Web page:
NARA Cannot Assure Complete Transfer of Bush Records

01.05.09 | 3 min read | Text by Steven Aftergood

The impending transfer of Bush Administration records to the custody of the National Archives and Records Administration (NARA) will challenge the capacity of the Archives to absorb them because of their enormous volume and the diverse formats of various electronic records.

But there is also a fundamental question concerning the integrity of the transfer process, which relies on the good faith of executive branch officials and which can be subverted by design or neglect.

“There really is no practical way we know of for NARA to be assured that every document in paper or electronic form has been received from an agency,” Dr. Allen Weinstein, the former Archivist of the United States, told Congress last year (pdf, at p. 136).  “Nor can NARA police the records management practices of over 300 federal agencies to ensure that permanent records are not purposefully or unintentionally withheld from the National Archives. Federal agencies are expected to fulfill their statutory responsibilities.”

“NARA must rely on the agency records officers, other agency officials, and a vigilant public and press to inform us of any such failure to act,” he said.

As for presidential records in particular, Dr. Weinstein said “the incumbent President is solely responsible for ensuring that … components of the Executive Office of the President adhere to the records requirements set out in [the Presidential Records Act].”  Although the President is supposed to obtain the written views of the Archivist prior to any proposed destruction of non-permanent records, “the final disposal authority rests with the incumbent president… regardless of the Archivist’s views.”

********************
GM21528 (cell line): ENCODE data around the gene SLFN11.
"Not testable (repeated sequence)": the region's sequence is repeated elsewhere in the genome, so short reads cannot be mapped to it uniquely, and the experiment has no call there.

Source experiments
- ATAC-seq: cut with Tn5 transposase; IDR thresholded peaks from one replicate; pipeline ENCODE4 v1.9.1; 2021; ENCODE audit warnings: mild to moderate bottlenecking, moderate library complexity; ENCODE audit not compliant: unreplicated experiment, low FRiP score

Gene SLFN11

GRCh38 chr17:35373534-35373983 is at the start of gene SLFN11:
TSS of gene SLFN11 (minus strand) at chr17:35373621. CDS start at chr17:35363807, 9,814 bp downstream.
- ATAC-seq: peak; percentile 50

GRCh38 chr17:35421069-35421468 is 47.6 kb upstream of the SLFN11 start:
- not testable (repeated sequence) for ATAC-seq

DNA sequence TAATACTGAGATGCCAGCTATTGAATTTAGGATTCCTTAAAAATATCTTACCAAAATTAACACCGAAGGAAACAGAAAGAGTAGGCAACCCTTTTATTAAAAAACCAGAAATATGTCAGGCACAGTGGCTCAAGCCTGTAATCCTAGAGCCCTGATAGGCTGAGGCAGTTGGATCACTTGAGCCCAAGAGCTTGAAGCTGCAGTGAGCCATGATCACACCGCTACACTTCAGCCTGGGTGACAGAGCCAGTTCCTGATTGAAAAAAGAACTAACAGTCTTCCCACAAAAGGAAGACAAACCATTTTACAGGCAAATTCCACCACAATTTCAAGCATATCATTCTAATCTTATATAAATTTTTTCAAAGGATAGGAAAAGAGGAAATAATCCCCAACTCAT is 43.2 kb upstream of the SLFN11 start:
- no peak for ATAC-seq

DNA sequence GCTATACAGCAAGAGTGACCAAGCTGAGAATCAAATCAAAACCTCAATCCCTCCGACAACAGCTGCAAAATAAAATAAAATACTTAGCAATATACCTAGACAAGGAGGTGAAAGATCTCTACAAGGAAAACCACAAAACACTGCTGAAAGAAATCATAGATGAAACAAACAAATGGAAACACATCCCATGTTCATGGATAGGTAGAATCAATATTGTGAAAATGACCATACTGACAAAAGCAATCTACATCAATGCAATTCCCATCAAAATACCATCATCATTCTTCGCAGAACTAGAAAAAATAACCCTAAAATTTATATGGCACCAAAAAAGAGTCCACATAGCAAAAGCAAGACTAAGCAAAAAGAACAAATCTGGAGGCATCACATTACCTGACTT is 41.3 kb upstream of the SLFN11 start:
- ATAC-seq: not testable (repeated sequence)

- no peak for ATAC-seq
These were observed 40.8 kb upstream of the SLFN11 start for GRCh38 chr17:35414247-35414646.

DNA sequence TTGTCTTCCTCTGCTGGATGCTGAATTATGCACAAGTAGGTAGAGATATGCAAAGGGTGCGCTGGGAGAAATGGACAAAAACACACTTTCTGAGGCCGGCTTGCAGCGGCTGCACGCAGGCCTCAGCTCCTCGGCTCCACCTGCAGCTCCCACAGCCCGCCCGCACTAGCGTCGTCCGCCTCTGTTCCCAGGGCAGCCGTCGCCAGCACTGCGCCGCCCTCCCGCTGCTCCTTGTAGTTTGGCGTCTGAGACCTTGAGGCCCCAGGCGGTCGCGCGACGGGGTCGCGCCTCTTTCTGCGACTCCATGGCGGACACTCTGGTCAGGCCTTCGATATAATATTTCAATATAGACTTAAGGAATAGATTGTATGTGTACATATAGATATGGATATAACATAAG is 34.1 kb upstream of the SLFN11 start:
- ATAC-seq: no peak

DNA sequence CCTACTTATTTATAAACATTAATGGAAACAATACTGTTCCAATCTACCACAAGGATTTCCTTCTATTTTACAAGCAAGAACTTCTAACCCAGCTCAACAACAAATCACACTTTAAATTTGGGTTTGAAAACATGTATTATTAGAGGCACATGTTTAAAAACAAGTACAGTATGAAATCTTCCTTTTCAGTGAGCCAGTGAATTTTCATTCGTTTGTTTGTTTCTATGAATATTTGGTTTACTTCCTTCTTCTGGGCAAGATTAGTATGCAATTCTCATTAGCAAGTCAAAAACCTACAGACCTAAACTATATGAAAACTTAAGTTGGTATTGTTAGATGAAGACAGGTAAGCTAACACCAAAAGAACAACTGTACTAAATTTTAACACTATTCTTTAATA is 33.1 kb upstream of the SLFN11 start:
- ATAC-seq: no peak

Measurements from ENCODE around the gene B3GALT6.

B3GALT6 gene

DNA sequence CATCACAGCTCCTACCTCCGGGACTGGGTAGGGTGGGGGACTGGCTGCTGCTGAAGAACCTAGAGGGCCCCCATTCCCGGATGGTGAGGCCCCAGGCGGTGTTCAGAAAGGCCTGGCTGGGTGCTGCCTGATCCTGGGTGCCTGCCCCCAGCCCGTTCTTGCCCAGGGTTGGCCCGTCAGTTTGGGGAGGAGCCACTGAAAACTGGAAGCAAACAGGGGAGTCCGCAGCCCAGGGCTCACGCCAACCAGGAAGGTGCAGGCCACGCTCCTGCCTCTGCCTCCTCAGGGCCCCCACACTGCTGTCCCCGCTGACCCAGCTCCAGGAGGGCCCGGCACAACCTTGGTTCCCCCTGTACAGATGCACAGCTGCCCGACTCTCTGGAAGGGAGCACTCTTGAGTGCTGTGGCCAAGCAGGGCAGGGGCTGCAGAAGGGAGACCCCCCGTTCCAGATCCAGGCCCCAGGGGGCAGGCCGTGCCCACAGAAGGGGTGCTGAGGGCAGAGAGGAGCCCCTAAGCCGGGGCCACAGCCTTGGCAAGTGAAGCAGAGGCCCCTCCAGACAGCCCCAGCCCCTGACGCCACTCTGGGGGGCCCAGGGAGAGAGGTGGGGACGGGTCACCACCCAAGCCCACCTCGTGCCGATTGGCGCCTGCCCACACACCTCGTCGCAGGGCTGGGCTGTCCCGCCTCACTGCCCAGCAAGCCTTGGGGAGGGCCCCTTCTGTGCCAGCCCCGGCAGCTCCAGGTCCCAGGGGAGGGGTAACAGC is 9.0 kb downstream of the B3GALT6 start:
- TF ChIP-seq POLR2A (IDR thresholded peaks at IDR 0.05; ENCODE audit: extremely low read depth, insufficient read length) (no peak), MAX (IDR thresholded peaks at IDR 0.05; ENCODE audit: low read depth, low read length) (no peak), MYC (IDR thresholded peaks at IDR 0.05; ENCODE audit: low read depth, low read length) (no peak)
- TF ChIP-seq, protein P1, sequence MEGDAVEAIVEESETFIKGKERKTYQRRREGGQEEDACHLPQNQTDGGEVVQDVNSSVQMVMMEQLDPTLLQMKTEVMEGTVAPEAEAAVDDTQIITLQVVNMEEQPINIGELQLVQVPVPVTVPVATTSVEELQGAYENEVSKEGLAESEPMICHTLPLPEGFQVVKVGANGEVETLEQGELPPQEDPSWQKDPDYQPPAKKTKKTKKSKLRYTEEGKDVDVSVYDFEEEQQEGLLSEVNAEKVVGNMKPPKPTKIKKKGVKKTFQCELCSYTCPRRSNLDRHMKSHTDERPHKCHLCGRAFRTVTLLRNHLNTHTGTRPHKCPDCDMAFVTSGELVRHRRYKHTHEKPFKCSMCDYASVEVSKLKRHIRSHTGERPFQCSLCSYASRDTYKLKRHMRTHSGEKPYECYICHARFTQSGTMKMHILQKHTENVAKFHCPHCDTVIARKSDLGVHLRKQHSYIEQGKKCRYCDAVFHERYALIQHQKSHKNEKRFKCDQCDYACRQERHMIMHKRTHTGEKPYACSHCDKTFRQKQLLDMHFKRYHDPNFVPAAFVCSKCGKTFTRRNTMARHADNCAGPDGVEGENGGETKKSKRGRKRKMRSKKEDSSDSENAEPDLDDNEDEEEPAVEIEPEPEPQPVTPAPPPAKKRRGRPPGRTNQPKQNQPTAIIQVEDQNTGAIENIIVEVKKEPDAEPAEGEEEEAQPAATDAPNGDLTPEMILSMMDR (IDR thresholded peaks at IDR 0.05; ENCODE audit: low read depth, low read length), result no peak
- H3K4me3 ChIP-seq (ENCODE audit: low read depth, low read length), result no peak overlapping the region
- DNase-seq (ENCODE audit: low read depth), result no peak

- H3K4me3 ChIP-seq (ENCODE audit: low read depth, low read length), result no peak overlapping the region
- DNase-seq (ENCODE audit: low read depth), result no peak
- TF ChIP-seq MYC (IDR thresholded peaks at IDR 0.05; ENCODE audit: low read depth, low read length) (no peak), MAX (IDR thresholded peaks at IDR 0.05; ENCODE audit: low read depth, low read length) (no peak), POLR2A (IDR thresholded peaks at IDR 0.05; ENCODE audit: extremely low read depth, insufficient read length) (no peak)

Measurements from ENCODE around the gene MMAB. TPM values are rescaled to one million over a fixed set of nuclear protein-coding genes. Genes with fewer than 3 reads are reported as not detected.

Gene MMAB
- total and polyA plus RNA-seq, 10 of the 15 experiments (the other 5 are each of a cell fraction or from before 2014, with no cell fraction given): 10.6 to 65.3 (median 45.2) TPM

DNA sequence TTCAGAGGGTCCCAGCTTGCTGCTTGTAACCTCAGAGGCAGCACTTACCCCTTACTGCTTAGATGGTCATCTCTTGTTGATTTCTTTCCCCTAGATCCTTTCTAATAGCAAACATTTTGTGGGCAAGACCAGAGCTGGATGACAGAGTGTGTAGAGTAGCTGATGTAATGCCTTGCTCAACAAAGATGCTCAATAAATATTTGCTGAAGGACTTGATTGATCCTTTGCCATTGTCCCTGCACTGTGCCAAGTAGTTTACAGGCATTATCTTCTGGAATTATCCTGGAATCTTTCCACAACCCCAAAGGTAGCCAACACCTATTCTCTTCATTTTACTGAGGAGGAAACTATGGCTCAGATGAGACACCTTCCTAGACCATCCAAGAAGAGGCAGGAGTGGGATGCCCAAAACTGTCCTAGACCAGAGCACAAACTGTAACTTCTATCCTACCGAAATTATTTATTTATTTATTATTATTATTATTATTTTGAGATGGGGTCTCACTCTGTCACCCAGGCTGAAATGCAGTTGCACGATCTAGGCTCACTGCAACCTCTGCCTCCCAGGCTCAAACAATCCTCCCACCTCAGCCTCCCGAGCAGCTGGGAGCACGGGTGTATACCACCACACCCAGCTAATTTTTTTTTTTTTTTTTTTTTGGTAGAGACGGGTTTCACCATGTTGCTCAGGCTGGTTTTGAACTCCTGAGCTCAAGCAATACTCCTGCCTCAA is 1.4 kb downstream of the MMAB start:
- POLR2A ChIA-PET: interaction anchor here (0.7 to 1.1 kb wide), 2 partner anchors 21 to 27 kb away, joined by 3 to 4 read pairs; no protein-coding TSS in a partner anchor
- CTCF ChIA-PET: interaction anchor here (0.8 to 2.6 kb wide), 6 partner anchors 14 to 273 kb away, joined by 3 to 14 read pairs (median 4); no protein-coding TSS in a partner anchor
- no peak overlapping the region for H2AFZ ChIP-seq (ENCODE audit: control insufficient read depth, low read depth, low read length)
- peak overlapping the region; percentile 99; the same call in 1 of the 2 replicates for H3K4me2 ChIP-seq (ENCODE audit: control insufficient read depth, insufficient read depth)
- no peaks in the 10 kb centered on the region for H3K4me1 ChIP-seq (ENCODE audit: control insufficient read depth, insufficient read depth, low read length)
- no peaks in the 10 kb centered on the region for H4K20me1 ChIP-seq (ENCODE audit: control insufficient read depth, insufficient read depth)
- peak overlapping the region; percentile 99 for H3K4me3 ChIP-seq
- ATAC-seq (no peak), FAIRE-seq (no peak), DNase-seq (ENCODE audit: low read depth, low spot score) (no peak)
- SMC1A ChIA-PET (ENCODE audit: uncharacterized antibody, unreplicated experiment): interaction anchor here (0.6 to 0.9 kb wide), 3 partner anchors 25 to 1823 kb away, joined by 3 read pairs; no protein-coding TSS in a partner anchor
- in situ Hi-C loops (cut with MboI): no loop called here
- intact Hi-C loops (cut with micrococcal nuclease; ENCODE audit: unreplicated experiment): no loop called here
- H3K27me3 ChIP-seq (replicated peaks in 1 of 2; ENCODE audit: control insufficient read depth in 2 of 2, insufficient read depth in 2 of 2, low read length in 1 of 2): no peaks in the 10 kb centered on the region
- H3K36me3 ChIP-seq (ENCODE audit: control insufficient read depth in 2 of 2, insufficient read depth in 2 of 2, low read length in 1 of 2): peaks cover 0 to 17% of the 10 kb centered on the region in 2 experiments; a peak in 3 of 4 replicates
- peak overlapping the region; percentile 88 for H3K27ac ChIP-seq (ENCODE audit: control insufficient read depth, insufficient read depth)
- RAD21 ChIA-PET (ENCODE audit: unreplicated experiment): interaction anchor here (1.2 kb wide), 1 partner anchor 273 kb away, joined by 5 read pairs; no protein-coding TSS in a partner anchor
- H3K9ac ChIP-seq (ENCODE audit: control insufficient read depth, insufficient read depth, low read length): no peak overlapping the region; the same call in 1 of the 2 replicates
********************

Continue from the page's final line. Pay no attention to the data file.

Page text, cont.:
See “National Archives Oversight: Protecting Our Nation’s History for Future Generations,” hearing before the Senate Committee on Homeland Security and Governmental Affairs, May 14, 2008 (esp. pp. 131-136).

An estimated 25,000 boxes of White House documents are to be transferred to the Archives, R. Jeffrey Smith of the Washington Post reported (“Bush E-Mails May Be Secret a Bit Longer,” December 21).  Electronic records of the Bush White House are believed to total 100 terabytes of information, or about 50 times the volume of electronic records left behind by the Clinton White House in 2001, Robert Pear and Scott Shane reported (“Bush Data Threatens to Overload Archives,” New York Times, December 27, 2008).

Volume aside, the White House electronic records were often generated in non-standard formats using proprietary software that somehow must be accommodated by NARA.

“The biggest risk facing NARA that could disrupt a successful transition is our ability to ingest the electronic records of the White House,” Dr. Weinstein said.  A plan to address this risk was approved November 7, the New York Times reported.

Vice President Richard B. Cheney recently argued (pdf, at p. 24) that “The Vice President alone may determine what constitutes vice presidential records or personal records, how his records will be created, maintained, managed and disposed, and are all actions that are committed to his discretion by law” (as reported by Pamela Hess of Associated Press on December 18).

That view was disputed by Citizens for Responsibility and Ethics in Washington and historians who filed a lawsuit seeking to ensure compliance with the Presidential Records Act (PRA).  “[The Vice President’s] demand for unchecked discretion not only contravenes binding Circuit precedent, but … is repugnant to our democratic ideals and the rule of law,” they argued in a December 22 pleading.